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Manhunt in Big Bear continues for alleged cop killer

Truck driven by Christopher Dorner found in area Thursday afternoon

Big Bear Manhunt

Big Bear, Calif. - Police held a late news conference to alert the media that they still have not located alleged cop killer Christopher Dorner, after finding his truck burning in the Big Bear area Thursday afternoon.

Thursday afternoon police shut down Bear Mountain Ski Resort and placed all the schools in the area in lock down while they searched the area for Dorner, who they believed was still in the area.

Police also say they have staged patrols along the mountain roadways on the lookout for Dorner, just in case he escaped the area.  The San Bernardino Sheriff's Department says they found tracks leading away from the burning truck, and have sent over 100 officers to the area to search the mountain community and those searches will continue through the night says Cindy Bachman of the San Bernardino County Sheriff's Department.  At 9:00 p.m. in the last briefing of the night, they stated that schools in the Big Bear district will open in the morning and the ski resort will also be in operation.  

Christopher Jordan Dorner, 33, was identified Wednesday night as a suspect in the slayings of 28-year-old Monica Quan and her fiance, 27-year-old Keith Lawrence, who were found shot to death at 9:10 p.m. Sunday in a parked car at 2100 Scholarship in Irvine. They were inside Lawrence's Kia, which was parked at the top of the five-story parking structure for the building where they lived.

 According to police, Quan was the daughter of a retired LAPD captain who represented Dorner at the Board of Rights hearing that led to his firing, and the killings were carried out in an act of revenge outlined in a lengthy manifesto Dorner posted online -- blaming Quan's father for losing his job.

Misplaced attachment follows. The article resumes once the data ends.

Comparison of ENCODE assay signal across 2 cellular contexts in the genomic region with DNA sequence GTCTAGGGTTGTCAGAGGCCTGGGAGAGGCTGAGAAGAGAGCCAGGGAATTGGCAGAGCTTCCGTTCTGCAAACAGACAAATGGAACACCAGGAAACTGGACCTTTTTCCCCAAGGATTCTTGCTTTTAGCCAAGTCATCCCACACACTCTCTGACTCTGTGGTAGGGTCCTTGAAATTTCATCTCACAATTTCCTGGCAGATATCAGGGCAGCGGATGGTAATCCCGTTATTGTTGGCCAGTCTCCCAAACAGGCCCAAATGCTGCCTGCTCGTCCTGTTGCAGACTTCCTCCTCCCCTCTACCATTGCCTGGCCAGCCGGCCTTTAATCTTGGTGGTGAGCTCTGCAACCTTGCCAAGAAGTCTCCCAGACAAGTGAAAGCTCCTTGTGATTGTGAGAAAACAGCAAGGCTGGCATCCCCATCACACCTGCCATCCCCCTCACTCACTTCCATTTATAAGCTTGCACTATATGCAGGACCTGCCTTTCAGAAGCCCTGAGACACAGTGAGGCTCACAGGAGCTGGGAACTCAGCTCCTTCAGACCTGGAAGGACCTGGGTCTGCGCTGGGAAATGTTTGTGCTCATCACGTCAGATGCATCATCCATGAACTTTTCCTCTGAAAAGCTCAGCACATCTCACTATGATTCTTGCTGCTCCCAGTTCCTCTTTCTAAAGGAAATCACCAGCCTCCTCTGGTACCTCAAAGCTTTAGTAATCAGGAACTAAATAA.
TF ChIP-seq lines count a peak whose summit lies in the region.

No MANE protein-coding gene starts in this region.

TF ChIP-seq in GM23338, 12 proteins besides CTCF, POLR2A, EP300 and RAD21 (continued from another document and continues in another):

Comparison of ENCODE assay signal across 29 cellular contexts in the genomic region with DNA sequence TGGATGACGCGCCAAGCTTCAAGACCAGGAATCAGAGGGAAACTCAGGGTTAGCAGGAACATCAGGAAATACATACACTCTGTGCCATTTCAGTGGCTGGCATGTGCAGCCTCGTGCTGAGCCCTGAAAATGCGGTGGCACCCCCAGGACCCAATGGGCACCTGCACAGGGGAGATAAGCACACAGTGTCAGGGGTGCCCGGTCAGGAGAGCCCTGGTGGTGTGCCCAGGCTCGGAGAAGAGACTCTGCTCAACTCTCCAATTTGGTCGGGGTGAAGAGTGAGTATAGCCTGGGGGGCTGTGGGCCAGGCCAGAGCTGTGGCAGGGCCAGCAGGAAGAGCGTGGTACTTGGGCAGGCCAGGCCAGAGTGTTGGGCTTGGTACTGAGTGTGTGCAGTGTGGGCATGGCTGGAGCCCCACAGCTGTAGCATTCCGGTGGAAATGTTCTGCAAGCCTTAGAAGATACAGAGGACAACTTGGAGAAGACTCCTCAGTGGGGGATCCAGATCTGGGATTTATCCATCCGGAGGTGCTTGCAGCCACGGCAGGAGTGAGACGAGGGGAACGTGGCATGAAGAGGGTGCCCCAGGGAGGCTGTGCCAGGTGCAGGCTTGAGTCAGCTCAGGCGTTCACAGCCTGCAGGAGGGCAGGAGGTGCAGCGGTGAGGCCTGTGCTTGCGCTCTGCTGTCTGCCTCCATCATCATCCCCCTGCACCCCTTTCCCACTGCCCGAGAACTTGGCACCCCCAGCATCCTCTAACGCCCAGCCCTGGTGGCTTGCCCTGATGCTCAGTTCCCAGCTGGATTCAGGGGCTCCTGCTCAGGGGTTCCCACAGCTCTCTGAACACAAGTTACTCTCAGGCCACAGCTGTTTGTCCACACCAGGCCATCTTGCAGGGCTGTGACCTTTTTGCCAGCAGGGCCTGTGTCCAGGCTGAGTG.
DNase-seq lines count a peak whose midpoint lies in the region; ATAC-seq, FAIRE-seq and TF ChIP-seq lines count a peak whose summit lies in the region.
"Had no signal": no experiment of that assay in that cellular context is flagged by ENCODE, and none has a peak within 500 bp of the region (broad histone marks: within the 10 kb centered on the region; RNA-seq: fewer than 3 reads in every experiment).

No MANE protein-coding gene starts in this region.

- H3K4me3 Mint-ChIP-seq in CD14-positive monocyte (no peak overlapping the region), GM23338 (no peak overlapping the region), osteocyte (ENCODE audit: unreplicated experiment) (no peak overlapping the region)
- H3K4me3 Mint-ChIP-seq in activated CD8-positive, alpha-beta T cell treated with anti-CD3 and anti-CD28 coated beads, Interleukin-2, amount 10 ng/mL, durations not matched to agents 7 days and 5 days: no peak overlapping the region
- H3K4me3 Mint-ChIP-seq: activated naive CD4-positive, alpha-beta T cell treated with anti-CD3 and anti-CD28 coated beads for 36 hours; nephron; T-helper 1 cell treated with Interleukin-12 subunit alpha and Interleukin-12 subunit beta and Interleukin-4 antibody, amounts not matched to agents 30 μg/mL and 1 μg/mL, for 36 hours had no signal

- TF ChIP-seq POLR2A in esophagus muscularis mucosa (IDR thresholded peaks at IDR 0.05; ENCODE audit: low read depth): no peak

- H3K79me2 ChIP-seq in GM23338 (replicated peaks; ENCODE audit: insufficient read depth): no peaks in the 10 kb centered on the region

During the search, Dorner's gray Nissan Titan pickup truck was spotted around 1:20 a.m. in the Corona area by a resident who alerted a pair of LAPD officers en route to protect somebody named in Dorner's manifesto.

The officers were trying to catch up to the vehicle near Interstate 15 and Magnolia Avenue when Dorner allegedly opened fire on them, grazing one officer in the head. The officers returned fire, but Dorner escaped.  Dorner was described as wearing camouflage fatigues and using a shoulder-held weapon.

A short time later, Dorner opened fire on two Riverside police officers who were stopped at a red light at Magnolia and Arlington avenues, according to Riverside police Lt. Guy Toussaint, adding that the two were on "routine patrol" and were not searching for Dorner at the time.

One of the officers -- a 34-year-old, 11-year veteran of the force -- was killed. The wounded Riverside officer, who is 27 years old, underwent surgery and is expected to fully recover, Riverside police Chief Sergio Diaz said.

 "Anne and I were shocked and saddened to learn of the senseless attack on a Riverside police officer that resulted in his death this morning," Gov. Jerry Brown said.  "We join his family, friends, co-workers and the Riverside community in mourning his death and in honoring his sacrifice."  Brown ordered Capitol flags to be flown at half-staff in honor of the officer.

Dorner -- a U.S. Navy reservist whose last known address was in the 4900 block of Sharon Drive in La Palma -- is black, 6 feet tall and weighs 270 pounds. 

Anyone encountering Dorner should consider him "armed and extremely dangerous" and should not approach or try contacting him but instead call 911 immediately, police said. A tip line has been established, (949) 724-7192. People can also call Riverside police at (951) 787-7911.

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